Monday, 26 January 2009
Even people who cook regularly have a tendency to brick out when it comes to carving. Was it the first glass of wine? Or the second? The fear of failure? Or just the 'I've been on my feet in the kitchen all day... I've had enough!' moment. Hence, the image of the roast being presented for carving to the paterfamilias, who has never actually made its acquaintance until then, but will nevertheless proudly set-to.
Well, whether you're the cook or the stand-in, this is what you should do:
Rule #1. Heat the plates to at least 70°C. By the time you have carved enough for four, the meat is bound to be nearly cold. Use the old restaurant trick of a decently hot plate to put the heat back in. If you put the plates in the oven at 70°C just before you start to carve, they will be hot when you need them.
Rule #2. Cool the meat until it's barely warm. Sometimes you read about 'resting' meat - what they mean is cooling it. Not only is it difficult to carve hot meat, but all the fatty juices pour out making a terrible mess and leaving slices of dry fibre. Tepid is ideal. The combination of hot plates and hot sauce will re-heat the slices as they are served.
Rule #3. Remove some, or all, of the bones before roasting. A sharp knife and some of the elasticated netting from the butcher does the trick ( the latter to keep the thing together, post-surgery). Slice to the bone from the point with the least meat, cut round as best you can and remove it. If it's a bird, just removing the wishbone makes life infinitely easier, and boning the whole thing is better yet.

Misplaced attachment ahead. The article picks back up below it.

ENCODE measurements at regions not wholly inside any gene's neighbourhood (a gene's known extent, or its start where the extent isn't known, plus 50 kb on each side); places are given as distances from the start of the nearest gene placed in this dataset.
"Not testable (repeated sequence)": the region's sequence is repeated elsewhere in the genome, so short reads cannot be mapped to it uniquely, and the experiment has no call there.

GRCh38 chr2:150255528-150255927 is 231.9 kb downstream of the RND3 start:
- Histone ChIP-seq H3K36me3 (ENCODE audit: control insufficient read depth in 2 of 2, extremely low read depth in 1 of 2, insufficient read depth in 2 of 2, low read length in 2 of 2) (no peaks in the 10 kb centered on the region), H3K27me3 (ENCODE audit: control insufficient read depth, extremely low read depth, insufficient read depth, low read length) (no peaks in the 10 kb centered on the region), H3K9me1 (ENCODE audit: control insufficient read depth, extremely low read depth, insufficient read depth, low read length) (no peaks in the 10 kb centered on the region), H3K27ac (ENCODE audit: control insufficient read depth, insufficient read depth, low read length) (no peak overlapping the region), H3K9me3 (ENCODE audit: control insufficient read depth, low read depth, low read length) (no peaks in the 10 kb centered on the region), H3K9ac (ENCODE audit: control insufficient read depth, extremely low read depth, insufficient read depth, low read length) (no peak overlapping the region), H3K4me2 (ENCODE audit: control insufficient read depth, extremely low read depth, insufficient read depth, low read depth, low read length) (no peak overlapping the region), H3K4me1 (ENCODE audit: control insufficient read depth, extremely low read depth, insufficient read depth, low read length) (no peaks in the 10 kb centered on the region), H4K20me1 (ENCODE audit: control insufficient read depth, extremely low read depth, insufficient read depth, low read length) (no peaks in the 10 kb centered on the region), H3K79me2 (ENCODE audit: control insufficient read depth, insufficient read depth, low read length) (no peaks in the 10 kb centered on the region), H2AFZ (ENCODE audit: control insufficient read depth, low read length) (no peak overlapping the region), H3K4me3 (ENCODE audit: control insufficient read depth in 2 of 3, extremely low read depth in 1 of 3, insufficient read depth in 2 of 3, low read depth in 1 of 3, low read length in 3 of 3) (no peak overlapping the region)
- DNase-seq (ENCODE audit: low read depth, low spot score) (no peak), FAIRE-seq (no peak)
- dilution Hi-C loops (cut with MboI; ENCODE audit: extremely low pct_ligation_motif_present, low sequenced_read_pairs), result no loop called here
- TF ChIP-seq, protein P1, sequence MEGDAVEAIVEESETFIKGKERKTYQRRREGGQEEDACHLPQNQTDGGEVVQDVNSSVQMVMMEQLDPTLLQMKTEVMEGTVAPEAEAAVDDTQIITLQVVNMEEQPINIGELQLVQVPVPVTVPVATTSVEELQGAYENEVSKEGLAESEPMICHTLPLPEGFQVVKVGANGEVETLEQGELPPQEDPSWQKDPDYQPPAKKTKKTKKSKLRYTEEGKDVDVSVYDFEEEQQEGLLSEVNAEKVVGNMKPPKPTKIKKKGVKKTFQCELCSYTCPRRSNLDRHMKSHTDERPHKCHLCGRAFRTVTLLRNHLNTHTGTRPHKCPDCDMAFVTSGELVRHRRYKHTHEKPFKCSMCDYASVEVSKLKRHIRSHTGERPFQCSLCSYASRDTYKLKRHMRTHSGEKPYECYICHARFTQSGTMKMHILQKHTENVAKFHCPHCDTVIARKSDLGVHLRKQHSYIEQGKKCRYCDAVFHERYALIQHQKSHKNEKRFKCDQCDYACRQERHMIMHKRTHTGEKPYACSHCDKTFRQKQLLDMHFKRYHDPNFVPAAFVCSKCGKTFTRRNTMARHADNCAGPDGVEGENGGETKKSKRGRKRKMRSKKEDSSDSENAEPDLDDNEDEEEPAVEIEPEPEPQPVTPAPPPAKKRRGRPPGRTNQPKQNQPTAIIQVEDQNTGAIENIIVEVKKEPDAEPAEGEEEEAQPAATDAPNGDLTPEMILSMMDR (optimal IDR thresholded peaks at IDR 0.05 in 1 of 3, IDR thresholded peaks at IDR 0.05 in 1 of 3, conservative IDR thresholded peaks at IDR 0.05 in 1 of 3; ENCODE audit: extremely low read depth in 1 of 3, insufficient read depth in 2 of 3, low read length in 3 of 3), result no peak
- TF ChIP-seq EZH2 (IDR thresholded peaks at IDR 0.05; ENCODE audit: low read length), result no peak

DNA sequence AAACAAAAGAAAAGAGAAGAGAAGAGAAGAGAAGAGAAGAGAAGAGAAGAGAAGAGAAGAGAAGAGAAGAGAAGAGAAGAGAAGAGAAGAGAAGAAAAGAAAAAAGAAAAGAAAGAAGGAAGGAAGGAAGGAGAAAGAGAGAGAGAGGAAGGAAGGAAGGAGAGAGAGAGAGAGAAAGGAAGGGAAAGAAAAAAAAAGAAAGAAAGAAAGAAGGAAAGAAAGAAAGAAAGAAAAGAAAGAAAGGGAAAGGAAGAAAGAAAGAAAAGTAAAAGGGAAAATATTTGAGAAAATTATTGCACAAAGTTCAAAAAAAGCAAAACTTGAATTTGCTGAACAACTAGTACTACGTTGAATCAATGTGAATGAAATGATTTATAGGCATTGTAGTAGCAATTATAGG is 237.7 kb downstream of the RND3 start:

Rule #4. If you weren't in charge at rule #3 stage, but were roped in later, remove the bone if you can. Easiest is a large T bone or rib roast (aka Fiorentina). Just cut all the meat off the bone in the largest possible pieces and lob the bone at the bin, or the dog. If it is a chicken, take the breasts off in one piece - use your fingers to help if nobody is looking. If the joint is a shoulder of lamb, the carver's nightmare, it's the same method. If you are not sure where the bone actually is, prod around a bit with the tip of the knife - or better a skewer - until you have the anatomy worked out. Don't worry if you leave meat on the bone - you will probably leave less than you would have done if you had tried to carve it on the bone.
Rule #5. Take a boneless piece of meat and slice across the grain - never along the grain. Meat fibres are tough and long fibres are tougher to chew than short ones.
Rule #6. Unless the piece of meat is large, do not slice vertically, slice thinly at 45°. The slice will be longer and look better on the plate.
Rule #7. Rule's 3-6 are easier if the knife is properly sharp.
Rule #8. Slice all you need before getting the plates out of the oven. It is better to keep people waiting rather than serve them in dribs and drabs.